history

Our history

The young Creole nation of Sao Tome and Principe just rounded 30 years, and still has to deal with its past as a Portuguese colony, when it comes to political and economical relations as well as cultural identity.

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São Tomé and Príncipe was discovered by João de Santarém and Pêro Escobar and claimed by the Portuguese in the late 15th century. The exact year of the discovery is not clear, but it was probably between 1470 and 1471 (The sources differ a bit when it comes to the exact year).

The Island of Sao Tomé was discovered on the day of Saint Thomas, on December 21 (hence the name).
The archipelago was left 'discovered' but abandoned until 1485 when the first feudal lord, João de Paiva by royal decree tried to settle São Tomé and cultivate sugarcane. However, the attempt failed, due to tropical diseases.

The effective settlement in São Tomé began in 1493 and in Príncipe about 1500. In the following century, São Tomé and Príncipe's economy was based on sugar and slave trade.
From the 9th of July to the 29th of July 1595, there was a slave revolt on the island of São Tomé during which the legendary Reí Amador was caught and hung on the 14th of August. From 1641 - 1648 the Dutch occupied the port and the fort of São Tomé. In 1709 the French assaulted the town.
The Dutch were driven out but the instability, caused by attacks from runaway slaves and also the French lasted for many years. During this period, many of the investors from the first period of settlement, left the island for safer places like Brazil. The islands then passed through a period of severe economical, political and social crisis.
By the mid-19th century the economy of the islands started a new prosperous period thanks to the introduction of two new cash crops - coffee (1787, Baptista da Silva) and cocoa (1822, Baron of Água Izé).

In 1875 slavery was abolished and the islands began to contract labour from Angola and later on from Mozambique, Cape Verde and other parts of the Portuguese Empire.

During the last decades of the 19th century Sao Tomé was the world's second biggest producer of cocoa with an annual production of about 13.500 tons (the biggest producer being Ecuador with and annual production of 27,700 tons).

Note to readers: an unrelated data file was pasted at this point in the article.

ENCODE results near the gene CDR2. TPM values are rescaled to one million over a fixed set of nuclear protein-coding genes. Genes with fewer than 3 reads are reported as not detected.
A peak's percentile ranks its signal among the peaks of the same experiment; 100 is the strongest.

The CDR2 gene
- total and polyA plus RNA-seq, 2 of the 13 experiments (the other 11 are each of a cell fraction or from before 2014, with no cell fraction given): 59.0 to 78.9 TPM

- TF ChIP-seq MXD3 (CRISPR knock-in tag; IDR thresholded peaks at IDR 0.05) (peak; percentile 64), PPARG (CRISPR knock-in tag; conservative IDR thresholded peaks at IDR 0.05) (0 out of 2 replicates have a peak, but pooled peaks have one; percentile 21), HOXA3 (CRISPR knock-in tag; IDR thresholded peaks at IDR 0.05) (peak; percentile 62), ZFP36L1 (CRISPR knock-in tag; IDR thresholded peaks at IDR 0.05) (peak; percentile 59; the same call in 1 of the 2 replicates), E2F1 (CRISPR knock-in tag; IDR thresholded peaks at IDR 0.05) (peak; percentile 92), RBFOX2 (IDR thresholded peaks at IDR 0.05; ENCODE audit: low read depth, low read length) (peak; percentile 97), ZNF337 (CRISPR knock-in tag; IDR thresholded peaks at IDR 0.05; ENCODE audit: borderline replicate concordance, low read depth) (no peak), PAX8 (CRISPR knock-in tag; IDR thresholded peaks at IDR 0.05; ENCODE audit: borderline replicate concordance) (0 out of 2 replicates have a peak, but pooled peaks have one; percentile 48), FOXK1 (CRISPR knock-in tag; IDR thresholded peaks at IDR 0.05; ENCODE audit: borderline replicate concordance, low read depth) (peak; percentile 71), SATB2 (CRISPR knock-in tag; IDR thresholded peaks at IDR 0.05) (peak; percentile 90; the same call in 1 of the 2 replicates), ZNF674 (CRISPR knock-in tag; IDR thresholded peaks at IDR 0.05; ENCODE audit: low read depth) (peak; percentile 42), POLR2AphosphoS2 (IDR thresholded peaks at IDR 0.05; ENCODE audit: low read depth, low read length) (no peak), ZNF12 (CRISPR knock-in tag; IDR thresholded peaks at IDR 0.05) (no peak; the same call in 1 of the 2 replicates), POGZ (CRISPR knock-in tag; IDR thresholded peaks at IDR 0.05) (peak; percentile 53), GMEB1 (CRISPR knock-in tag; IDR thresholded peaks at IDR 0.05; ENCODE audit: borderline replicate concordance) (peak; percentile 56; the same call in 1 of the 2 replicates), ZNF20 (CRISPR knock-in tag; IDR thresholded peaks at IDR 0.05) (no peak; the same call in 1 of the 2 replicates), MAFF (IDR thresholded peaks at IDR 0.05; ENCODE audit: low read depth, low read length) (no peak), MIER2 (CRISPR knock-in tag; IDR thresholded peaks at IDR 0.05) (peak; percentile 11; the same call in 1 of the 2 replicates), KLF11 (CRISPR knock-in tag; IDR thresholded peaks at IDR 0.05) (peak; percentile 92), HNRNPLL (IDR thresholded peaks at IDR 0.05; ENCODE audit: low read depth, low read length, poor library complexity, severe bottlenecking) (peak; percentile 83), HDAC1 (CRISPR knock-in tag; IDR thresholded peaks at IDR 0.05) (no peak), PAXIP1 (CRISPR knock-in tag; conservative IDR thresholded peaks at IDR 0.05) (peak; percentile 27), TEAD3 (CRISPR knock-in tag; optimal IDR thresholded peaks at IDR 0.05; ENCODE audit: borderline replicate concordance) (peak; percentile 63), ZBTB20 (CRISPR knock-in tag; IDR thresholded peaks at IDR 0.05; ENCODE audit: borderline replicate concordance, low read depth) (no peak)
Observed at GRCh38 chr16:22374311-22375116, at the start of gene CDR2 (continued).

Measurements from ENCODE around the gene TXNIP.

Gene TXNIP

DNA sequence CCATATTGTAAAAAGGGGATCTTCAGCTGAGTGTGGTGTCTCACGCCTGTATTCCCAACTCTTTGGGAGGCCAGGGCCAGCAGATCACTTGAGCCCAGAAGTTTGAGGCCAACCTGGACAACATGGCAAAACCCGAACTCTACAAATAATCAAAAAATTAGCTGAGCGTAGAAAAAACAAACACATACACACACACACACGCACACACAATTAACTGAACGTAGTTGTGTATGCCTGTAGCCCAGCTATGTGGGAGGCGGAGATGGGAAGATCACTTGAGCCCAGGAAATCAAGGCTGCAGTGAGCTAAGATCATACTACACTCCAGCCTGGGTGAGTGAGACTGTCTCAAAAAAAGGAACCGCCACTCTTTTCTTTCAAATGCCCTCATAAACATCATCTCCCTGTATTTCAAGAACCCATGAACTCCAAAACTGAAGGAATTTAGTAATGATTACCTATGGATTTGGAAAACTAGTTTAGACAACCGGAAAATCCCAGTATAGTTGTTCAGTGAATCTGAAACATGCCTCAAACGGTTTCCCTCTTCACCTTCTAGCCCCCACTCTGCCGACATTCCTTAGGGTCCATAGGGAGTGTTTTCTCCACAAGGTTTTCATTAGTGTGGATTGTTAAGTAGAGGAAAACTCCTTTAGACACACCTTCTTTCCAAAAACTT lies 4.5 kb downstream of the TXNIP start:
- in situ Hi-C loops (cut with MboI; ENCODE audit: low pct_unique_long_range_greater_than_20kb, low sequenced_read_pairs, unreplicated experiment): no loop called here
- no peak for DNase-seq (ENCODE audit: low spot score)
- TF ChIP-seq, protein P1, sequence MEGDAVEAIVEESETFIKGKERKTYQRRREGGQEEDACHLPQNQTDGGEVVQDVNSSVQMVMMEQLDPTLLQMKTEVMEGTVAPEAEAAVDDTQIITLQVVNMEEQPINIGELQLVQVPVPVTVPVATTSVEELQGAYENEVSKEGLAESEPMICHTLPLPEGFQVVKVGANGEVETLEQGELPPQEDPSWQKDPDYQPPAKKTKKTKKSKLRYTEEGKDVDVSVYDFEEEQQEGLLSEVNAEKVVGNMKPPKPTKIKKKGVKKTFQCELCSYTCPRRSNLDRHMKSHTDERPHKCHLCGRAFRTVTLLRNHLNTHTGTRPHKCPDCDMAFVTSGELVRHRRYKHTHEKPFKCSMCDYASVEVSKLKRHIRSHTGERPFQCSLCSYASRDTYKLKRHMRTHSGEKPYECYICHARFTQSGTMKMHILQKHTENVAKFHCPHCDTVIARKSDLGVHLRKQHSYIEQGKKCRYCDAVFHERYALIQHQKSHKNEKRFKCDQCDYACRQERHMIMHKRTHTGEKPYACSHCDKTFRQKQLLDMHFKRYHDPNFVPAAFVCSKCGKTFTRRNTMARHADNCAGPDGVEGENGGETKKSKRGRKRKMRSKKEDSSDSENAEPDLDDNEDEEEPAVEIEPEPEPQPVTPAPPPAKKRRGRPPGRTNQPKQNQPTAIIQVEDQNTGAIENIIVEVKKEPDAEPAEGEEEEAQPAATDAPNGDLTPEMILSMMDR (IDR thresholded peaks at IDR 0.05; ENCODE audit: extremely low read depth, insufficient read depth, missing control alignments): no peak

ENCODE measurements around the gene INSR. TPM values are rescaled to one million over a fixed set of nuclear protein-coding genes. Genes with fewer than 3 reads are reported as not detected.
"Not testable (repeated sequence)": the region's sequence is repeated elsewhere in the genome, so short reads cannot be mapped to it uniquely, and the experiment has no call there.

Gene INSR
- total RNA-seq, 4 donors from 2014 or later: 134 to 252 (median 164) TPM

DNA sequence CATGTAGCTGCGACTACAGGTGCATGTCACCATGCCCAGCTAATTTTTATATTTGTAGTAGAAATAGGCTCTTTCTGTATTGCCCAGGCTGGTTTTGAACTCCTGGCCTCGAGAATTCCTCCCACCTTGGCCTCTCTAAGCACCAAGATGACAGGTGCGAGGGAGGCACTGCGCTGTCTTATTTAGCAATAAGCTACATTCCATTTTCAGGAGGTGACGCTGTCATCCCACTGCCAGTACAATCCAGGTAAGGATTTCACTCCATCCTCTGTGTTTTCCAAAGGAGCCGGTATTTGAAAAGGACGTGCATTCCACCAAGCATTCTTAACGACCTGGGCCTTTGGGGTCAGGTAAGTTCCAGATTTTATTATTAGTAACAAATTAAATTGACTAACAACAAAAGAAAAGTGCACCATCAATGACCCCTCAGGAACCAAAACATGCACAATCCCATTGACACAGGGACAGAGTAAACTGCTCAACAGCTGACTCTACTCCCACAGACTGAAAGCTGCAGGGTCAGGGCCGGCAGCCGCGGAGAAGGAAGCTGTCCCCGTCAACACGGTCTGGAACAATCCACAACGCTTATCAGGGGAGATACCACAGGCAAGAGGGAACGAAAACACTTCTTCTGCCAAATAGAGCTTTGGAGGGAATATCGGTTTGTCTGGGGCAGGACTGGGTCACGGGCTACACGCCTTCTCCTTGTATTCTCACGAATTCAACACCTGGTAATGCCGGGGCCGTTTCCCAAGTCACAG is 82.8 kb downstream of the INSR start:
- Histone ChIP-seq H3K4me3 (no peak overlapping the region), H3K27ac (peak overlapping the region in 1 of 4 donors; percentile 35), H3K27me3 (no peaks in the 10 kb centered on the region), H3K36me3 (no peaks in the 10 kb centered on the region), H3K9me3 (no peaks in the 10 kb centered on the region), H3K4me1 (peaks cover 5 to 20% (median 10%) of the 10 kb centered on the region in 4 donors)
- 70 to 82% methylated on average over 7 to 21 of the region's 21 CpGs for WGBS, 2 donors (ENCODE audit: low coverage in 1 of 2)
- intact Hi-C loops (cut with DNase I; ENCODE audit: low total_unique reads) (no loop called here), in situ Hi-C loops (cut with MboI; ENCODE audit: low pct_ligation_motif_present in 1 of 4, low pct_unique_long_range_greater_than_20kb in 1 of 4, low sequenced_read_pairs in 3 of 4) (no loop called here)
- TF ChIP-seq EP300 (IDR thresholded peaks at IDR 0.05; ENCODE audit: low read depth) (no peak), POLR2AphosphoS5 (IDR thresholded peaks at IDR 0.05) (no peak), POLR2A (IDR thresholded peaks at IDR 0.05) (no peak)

By 1909, São Tomé produced 30,300 tons of cocoa – the highest production ever – and became the world's third largest producer of cocoa (after the Gold Coast and Brazil). But soon after followed a boycott of Santomean cocoa, instigated by the British chocolate company, Cadbury, against the inhuman living conditions of the African contract workers in Sao Tomé. The crisis was aggravated by the first world war and cocoa output continued to decline due to crop diseases, soil erosion, and high production costs.
In 1953, on February 3rd, the Massacre of Batepá started in which possibly hundreds of people were killed on the orders of Governor Carlos Gorgulho (1945-1953). The Portuguese were facing difficulties with controlling their colonies all over the world and were supposedly making an (exaggerated) example of Sao Tomé.

When Caetano was overthrown in Portugal in April 1974, the dissolution of the overseas Empire began and on July 12, 1975, independence was achieved in Sao Tomé and Principe. A socialist republic was formed and Manuel Pinto da Costa became the first president of the Republic.
The new republic of Sao Tomé and Principe then passed through a period of nationalizations of the former Portuguese plantations with help from the Soviet Union and their allies. During this time the contact with the rest of the world was limited.
In 1990, the socialist system was substituted by a multiparty system and the first free elections were held in 1991. The new President was Miguel dos Anjos Trovoada who stayed president until September, 2001. The current President of the Republic is Fradique Melo de Menezes, who won the 2001 elections over the other main candidate, former president Manuel Pinto da Costa.
In the 1990s oil has been found within the maritime territory of São Tomé and Principe and in 2001 a contract on a Joint Development Zone was signed with Nigeria for the extraction of offshore oil. On the 30th of July this year, Fradique de Menezes was re-elected with more than 60 % of the votes for another 5 years as President of the Republic.

In 2011 Manuel Pinto da Costa was elected President of the Republic with 52,88 % of the votes .